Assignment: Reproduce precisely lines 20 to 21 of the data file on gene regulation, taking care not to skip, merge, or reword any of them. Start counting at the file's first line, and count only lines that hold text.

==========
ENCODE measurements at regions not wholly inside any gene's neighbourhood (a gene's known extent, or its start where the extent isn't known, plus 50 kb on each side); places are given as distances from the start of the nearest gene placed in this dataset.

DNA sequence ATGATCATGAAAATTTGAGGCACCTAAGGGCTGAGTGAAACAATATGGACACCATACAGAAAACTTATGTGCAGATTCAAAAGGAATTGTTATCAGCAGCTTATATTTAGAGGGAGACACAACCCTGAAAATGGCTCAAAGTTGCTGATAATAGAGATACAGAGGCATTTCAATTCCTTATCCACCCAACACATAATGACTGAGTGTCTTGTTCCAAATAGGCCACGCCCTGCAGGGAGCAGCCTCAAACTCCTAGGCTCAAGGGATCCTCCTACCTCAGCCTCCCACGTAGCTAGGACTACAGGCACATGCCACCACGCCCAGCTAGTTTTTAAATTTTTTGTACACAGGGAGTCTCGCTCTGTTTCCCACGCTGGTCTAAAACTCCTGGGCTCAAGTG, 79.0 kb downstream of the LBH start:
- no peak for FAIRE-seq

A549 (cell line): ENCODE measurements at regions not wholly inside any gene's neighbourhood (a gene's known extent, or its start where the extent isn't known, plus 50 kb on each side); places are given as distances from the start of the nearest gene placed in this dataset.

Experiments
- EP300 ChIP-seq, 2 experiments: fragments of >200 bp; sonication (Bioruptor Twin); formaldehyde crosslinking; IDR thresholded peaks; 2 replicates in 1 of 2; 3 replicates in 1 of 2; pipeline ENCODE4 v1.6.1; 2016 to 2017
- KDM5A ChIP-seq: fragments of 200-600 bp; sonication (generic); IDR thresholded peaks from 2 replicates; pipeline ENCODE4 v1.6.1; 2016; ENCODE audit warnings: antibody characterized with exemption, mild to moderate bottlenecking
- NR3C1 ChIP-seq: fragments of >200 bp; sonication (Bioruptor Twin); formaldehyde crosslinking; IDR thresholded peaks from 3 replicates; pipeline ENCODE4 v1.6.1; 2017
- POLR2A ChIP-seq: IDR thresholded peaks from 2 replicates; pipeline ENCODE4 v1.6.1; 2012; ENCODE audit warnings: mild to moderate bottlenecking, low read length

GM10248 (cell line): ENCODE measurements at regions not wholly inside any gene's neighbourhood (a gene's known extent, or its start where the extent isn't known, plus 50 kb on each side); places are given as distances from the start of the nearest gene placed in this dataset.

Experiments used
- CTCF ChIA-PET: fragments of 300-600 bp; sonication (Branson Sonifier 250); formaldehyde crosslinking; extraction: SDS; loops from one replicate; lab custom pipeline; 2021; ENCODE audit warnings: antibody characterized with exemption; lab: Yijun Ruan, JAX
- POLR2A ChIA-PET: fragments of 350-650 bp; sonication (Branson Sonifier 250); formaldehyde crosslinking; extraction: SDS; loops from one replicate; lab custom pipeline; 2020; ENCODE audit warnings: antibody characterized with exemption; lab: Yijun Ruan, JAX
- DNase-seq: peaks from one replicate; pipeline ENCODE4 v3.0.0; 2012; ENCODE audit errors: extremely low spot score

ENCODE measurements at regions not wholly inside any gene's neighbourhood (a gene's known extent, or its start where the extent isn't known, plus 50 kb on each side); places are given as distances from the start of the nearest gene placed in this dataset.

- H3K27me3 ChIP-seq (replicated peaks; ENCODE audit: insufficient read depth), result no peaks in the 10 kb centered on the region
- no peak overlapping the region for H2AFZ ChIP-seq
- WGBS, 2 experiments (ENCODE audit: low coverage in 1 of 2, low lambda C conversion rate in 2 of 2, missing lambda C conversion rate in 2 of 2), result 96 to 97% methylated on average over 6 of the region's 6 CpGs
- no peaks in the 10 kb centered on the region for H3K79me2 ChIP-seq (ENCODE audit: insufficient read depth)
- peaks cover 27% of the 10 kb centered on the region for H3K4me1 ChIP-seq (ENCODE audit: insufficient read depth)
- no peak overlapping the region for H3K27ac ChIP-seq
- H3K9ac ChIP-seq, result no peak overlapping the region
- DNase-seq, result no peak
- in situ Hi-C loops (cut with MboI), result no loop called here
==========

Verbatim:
- peaks cover 27% of the 10 kb centered on the region for H3K4me1 ChIP-seq (ENCODE audit: insufficient read depth)
- no peak overlapping the region for H3K27ac ChIP-seq